It is true that the x86 architecture is limited. Its also true that Linux came about more or less accidentally. But none of this proves the superiority of the old model. Snozzberry says that it meant that computer manufacturers were 100% responsible for making sure their hardware worked with their software. No more so than today. You can be quite sure Dell or Acer is not going to ship hardware that does not work with Windows.

Rayiner says of this world that at least there was competition, and presumably is referring to the present day predominance of Windows. Yes, there was competition, but much less than you might think, and less than there is today. It was different, and it was less intense.

Try to imagine in detail how much competition there really would be in a world in which the different players with their locked hardware/software were something like this: HP 40%, Mac 30%, AnOther 20%, and it was all as incompatible as then. You want to move to or from HP, throw out all your hardware AND all your applications, AND struggle with document and archive conversion. Same would apply at the consumer level.

There's no doubt, what we have now is better, because more open. There is standard hardware. Never mind how Linux evolved, it did evolve, and it could only have evolved in an open standard hardware world. This openness is what places limits on Microsoft. People have a relatively low entry cost alternative, in a way they didn't in my youth.

The strongest argument against nostalgia for those days is Apple's progress. It did not in fact succeed on a dedicated hardware platform. It has not in fact delivered any better integration of OS with hardware than Dell or Acer with XP. It has not been more innovative in hardware design. In fact, its given up and adopted the x86 hardware standard. In order to survive and compete, Apple has become a private label hardware supplier.

If the model were so great, it would have stayed in the market, and Apple would have done better with it. Fact is, it (model) failed, and we should be glad it did.

Reply Score: 1

RE: omg
by sbenitezb on Fri 12th May 2006 17:31 UTC
sbenitezb
Member since:
2005-07-22

I would care. I would prefer that more people buy Macs, so we can get a more heterogeneous computer world. Windows, Linux and Macs working together to get a better and fair competition.

Reply Score: 1

This one sucks...
by ma_d on Fri 12th May 2006 18:12 UTC
ma_d
Member since:
2005-06-29

The article against Apple was well written. It was no essay and it didn't prove anything; but it was in good nature and the largely rhetorical arguments were fair and based on real facts.
This article was nothing more than a rant. It wasn't terribly coherent and had no flow. And it didn't prove anything either. It was marked by generalities like "Linux doesn't have commercial apps" and "Linux can't do GUI configs" and "some consider OS X Office to be better" and "I have no clue how openoffice is designed, but since there's just one exe I'll assume it loads all the libs when I load that."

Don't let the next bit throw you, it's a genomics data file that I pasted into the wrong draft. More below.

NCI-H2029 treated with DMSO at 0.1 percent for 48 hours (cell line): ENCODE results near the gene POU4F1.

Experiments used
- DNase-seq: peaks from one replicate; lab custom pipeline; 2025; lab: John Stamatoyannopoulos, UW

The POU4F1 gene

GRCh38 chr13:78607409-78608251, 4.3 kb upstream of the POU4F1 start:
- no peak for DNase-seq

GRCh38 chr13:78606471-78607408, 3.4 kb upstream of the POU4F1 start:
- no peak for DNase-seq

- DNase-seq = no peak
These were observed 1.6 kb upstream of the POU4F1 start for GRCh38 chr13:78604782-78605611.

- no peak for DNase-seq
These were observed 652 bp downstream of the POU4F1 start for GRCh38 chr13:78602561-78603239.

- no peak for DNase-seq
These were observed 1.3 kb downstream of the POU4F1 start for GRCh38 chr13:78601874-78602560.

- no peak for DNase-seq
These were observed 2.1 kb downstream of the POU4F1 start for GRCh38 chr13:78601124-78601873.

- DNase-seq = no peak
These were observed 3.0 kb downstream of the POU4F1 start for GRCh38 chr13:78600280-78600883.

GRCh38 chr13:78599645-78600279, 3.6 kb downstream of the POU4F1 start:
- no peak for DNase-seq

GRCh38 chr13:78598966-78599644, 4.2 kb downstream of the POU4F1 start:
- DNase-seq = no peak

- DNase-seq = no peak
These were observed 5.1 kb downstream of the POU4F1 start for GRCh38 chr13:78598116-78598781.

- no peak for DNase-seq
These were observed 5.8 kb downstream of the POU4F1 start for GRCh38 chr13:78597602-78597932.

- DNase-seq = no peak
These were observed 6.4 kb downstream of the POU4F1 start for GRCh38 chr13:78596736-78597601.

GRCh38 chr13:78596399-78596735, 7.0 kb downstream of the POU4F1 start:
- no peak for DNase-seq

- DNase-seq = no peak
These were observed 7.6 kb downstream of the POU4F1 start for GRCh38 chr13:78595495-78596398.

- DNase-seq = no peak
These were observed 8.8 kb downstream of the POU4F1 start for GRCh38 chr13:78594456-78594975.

Reply Score: 5

My opinion
by ehwood on Fri 12th May 2006 18:27 UTC
ehwood
Member since:
2006-05-12

It is funny that Microsoft's last release was in 2001, whereas I have Mandrake Linux 9.1, released in '03 if I'm not mistaken, running on my old school iMac. I also have a Mac Mini, though with a gig of RAM, and the machine is by no means useless. It can handle Halo and Neverwinter Nights well enough, and is a very speedy Linux box.

In fact, Linux runs circles around OS X on it. Go figger..

Reply Score: 2

Sensitive nerves is right
by Celerate on Fri 12th May 2006 18:54 UTC
Celerate
Member since:
2005-06-29

I can't say that this article is fair at all, it brings up some valid points, but the author makes the very same mistakes he's critical of in the original article.

He accuses the other article of painting a saintly picture of Windows and Linux without mentioning their problems, but he himself goes ahead to kick those two in the sacks while mentioning almost no problems people have with OS X.

I can't say this guy doesn't strike a serious nerve either, he's taken several cheap shots on Linux and Windows which we have debated in the comments on this site for a long time. He's sensationalizing minor issues in both Linux and Windows, and sometimes creating issues in order to sell OS X. For example:

"He does not mention the continual updates, which as time goes on, detract from the performance of Windows" - Every OS gets updates, and if they don't then they're not being maintained any more. I have never heard of updates detracting from performance in Windows, or any other OS.

"or even that the last fresh Windows OS was released as long ago as 2001" - Microsoft has continued releasing security updates, what's the problem? Having to do a clean installation every two years sucks, why replace something that gets the job done just fine. Heck, Windows 2000 is still more than good enough for those who like Windows. It's not about when the last new version was, it's about the OS doing everything you need.